Despite the serious harms they cause, pig factories are spreading from the United States throughout Latin America. These meat factories are part of the current dominant (and expanding) food regime, the grain-oilseed-livestock complex through which grain and oilseeds (mostly genetically modified maize and soy) are used to feed the growing number of food animals. Unfortunately, if things do not change, by 2029, meat production will increase by 40 million and much of this meat will be produced in Latin America. As most of the meat is exported, there is a clear unequal exchange between those who benefit from the exploitation of humans, non-human animals, and nature (meat companies); and the communities —usually Indigenous, peasant, and Afro communities— who experience the multiple negative impacts of the industry.
Pig factories are industrial meat production operations that confine thousands of pigs in closed spaces, to focus their energy into producing meat. The production of meat under this capitalist logic pollutes water, air, and the soil. It is associated with land grabbing and health hazards (including pandemics), it is one of the largest contributors to climate change and deforestation, involves cruelty against animals and displaces other more sustainable and just forms of food.
Pig factories are also associated with multiple rights violations, including the rights to land and territory, to a healthy environment, to water, to food, the rights of nature, human rights defenders and Indigenous Peoples.
It is no surprise that there is a growing resistance against the expansion of agribusiness and specifically pig factories. In 2022, impacted communities, activists, organisations and academics met in Yucatan to discuss the growing problem of pig factories in the region. The declaration of America without mega pig farms solidifies the demand to promote food sovereignty, agroecology and ancestral food production, instead of subsidising and supporting agroextractivism and the need to stop meat factories.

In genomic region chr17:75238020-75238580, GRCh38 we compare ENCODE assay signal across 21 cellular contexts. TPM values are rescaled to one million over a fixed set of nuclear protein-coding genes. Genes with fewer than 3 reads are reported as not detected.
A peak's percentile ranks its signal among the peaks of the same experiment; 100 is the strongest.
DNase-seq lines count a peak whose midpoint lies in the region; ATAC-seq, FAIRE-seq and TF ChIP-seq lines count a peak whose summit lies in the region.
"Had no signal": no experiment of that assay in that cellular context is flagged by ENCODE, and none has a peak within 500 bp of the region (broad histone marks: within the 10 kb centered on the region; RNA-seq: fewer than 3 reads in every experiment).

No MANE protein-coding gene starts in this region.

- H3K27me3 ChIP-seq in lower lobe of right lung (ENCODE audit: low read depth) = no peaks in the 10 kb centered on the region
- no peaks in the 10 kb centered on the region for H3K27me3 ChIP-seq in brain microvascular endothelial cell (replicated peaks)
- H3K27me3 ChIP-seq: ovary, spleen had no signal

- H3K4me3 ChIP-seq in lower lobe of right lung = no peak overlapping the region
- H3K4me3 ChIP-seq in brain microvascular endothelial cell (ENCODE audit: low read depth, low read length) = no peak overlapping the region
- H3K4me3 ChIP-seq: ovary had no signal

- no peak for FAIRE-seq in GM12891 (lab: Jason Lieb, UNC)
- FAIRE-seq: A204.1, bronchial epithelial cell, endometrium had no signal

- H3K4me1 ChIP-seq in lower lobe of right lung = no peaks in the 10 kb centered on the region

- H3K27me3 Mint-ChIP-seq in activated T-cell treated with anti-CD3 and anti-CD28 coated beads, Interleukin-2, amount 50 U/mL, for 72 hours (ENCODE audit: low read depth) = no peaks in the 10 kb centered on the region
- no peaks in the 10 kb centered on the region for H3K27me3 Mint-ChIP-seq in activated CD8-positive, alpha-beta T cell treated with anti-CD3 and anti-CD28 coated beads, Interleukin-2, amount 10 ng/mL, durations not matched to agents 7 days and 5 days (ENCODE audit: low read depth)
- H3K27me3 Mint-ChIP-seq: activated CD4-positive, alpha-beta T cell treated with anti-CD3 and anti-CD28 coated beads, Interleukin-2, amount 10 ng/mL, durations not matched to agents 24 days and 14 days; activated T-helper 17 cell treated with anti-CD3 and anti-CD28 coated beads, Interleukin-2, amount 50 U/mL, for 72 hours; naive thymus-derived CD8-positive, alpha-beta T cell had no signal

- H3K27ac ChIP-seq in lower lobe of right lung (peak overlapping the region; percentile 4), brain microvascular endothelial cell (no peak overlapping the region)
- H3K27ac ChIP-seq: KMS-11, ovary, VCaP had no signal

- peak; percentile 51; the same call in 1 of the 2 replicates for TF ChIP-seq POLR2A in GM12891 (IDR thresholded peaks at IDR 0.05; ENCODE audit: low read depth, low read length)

Multiple collective actions have taken place to stop meat factories. Including, but are not limited to, citizen consultations, Indigenous self-consultations, campaigns, protests, occupations, and litigation. When they have raised their voices, multiple peasants and Indigenous Peoples have suffered intimidation, criminalisation, and repression. At a regional level, multiple organisations have requested the Inter-American Human Rights Commission to grant a thematic hearing to address the cases of human rights abuses in Argentina, Brazil, Chile, Ecuador, Mexico, and the United States related to the meat industry.
 Weis, T. (2013). The ecological hoofprint: The global burden of industrial livestock. Bloomsbury.
 Stiftung, H. B. Meat Atlas 2021.
 For more information regarding the meat industry and human rights violations, please visit the thematic hearing request presented by 20 organisations and supported by 243 in 2022, and again in 2023, available here.
 The Declaration (in Spanish) is available here.
 For more information about Yucatan and elsewhere, you can visit the storymap (in Spanish).